It is worth noting that Flora of the South West and How to Know Western Australian Wildflowers both incorrectly assert that the species has 10 (or maximum 10) stamens. The Nuytsia article referred to above discusses this.

Chamelaucium floriferum ssp. diffusum

(c) Cal Wood, some rights reserved (CC BY) Observation

A diffuse shrub. The flowers have 10 stamens alternating with 10 antherless filaments which are narrowly triangular to linear. Limited distribution in the Walpole area.

Chamelaucium forrestii

(c) orchidup, some rights reserved (CC BY-NC) Observation

Found only in the Mount Frankland area, this species grows on granite outcrops. An erect shrub up to 2m high. The flowers droop on their stems and the style is exerted.

Conothamnus neglectus

(c) geoffbyrne, some rights reserved (CC BY-NC) Observation

This is Melaleuca crispii on iNaturalist and does look like a Melaleuca. However, in Florabase and books it is in a different genus which makes it harder to identify.

Gaudium laevigatum (Coast Teatree)

(c) Loxley Fedec, some rights reserved (CC BY-NC) Observation

Common names include Coast Teatree and Australian Tea Tree. This is Leptospermum laevigatum on iNaturalist. It is native to the east coast of Australia, introduced in Western Australia and so far there are no iNat observations in Dennmark Shire.

Homalospermum firmum

(c) Keith Morris, some rights reserved (CC BY-NC) Observation

(c) Keith Morris, some rights reserved (CC BY-NC) Observation

The only named species of Homalospermum. Quite large showy flowers with numerous stamens. The fruits are distinctive and good for identification in the absence of flowers.

Pericalymma genus

(c) Keith Morris, some rights reserved (CC BY-NC) Observation

There are three species, one divided into two variaties, that occur in Denmark Shire. This is a genus I plan to look at more closely next spring when they will be flowering. At present I will leave this entry at genus level. Shrubs with intricately divided branchlets and white or pink usually single small flowers. 10–25 stamens in a ring, shorter than the petals.

Rinzia schollerifolia

(c) Keith Morris, some rights reserved (CC BY-NC) Observation

Common name Cranberry Rinzia. Flowers are generally pink but can also be white. The 10 stamens are on flattened filaments and are quite distinctive.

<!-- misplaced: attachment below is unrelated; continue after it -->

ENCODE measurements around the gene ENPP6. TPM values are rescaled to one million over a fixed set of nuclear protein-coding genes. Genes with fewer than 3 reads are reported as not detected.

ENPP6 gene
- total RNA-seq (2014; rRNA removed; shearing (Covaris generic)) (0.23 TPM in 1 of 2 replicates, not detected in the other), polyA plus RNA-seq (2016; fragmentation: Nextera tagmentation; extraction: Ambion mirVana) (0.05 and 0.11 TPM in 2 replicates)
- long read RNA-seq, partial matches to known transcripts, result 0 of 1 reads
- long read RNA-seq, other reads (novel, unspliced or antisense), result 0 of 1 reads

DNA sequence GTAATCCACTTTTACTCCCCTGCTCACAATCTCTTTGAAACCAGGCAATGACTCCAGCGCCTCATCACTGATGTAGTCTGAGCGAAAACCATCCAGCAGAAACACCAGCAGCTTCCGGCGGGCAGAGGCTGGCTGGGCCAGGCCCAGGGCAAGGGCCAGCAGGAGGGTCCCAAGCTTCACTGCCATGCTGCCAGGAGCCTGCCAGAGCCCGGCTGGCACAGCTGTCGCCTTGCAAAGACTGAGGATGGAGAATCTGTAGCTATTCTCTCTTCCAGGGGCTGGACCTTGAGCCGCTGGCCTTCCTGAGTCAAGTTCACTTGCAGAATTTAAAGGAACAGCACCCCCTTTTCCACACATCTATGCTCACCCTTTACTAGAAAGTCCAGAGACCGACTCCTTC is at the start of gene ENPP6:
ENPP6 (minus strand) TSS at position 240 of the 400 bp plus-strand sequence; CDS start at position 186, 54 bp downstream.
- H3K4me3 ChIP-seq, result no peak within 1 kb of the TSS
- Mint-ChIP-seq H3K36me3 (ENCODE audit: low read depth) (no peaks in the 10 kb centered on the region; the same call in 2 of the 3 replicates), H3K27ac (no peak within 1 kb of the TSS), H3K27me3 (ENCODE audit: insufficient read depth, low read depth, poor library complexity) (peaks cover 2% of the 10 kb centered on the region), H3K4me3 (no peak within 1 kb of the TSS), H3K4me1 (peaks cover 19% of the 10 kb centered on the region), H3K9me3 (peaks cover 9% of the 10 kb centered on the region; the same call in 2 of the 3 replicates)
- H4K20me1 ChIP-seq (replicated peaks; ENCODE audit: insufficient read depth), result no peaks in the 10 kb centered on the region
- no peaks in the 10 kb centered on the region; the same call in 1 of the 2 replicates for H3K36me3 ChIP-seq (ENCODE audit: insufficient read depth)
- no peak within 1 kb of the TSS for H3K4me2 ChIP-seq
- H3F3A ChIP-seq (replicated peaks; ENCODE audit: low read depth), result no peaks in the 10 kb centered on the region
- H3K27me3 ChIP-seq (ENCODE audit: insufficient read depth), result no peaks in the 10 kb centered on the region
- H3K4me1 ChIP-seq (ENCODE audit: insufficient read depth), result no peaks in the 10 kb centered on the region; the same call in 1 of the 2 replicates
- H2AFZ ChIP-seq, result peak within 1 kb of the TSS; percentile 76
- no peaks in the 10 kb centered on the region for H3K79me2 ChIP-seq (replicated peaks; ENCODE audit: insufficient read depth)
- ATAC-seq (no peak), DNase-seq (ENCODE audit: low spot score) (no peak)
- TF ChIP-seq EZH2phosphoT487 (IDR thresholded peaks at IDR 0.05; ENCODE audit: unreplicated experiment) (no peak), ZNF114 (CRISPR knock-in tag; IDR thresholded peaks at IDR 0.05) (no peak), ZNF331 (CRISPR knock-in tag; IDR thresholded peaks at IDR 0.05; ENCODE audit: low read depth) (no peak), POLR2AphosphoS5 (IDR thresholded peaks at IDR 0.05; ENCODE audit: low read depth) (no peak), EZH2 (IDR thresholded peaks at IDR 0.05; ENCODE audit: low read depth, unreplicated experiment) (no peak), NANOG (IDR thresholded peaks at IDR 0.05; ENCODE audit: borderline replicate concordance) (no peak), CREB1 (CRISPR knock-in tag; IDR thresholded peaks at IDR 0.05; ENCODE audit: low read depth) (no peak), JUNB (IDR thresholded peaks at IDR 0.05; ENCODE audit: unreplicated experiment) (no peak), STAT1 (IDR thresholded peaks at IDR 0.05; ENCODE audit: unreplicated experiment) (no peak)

Publicado el marzo 9, 2024 07:47 MAÑANA por boobook99 boobook99 | 0 comentarios | Deja un comentario

15 de marzo de 2024

Flora of Denmark WA - Andersonia

Updated 15/3/2024. Index to my other posts.

Andersonia is named after several botanists called Anderson.

The following table lists the Andersonia species which are shown by Florabase to have been collected in Denmark Shire. The second column shows whether the species was included in the book Flora of the South West and under what name if different.

Andersonia Species of Denmark WA
Species Included Notes
auriculata Yes
Yes See note below
geniculata Yes As A. geniculata ms
Nuytsia 17:202–204, Fig. 3 (2007)
hammersleyana Yes As A. hammersleyana ms
Nuytsia 17:207–210, Fig. 5 (2007)
micrantha Yes
redolens Yes As A. redolens ms
Nuytsia 17:205–207, Fig. 4 (2007)
sp. Amabile Yes
sp. Frankland Yes
sp. Jamesii No See note below
sp. Mitchell River No See note below
sp. Virolens Yes
sprengelioides Yes

A. caerulea

This is a very variable species. This quote from Lemsom—Current Problems in the Taxonomy of Andersonia (Annals of Botany 77: 323–326, 1996), gives an indication why this is so:

“…the merging of seven taxa into A. caerulea R.Br. (Watson, 1962) resulting in a taxon with a broad range of variation, and a large volume of quite disparate material has since been referred to it. It now seems clear that A. caerulea sensu Watson (1962) encompasses several groups. While some of Watson’s recombinations might be justified from herbarium specimens, not all of his changes to A. caerulea are supported by observations of live plants.”

sp. Jamesii

Per Brenda Hammersley collection record: Erect to straggling, most plants 40–60 cm high, the tallest 1.2 m. Flowers deep blue, sepals pink. Confined to an area of very shallow sand and surface laterite. In Jarrah forest with Isopogon formosus, Astroloma pallidum, Grevillea depauperata and Agonis hypericifolia.

sp. Mitchell River

From Florabase profile: Low, spreading, cushion-like shrub, 0.05–0.4 m high. Fl. blue/blue-white-pink, Jun to Sep. Grey sand over laterite or granite.

Per Brenda Hammersley collection record: Spreading small shrub 30 to 40 cm. Flowers blue, sepals paler blue.

Publicado el marzo 15, 2024 03:30 MAÑANA por boobook99 boobook99 | 0 comentarios | Deja un comentario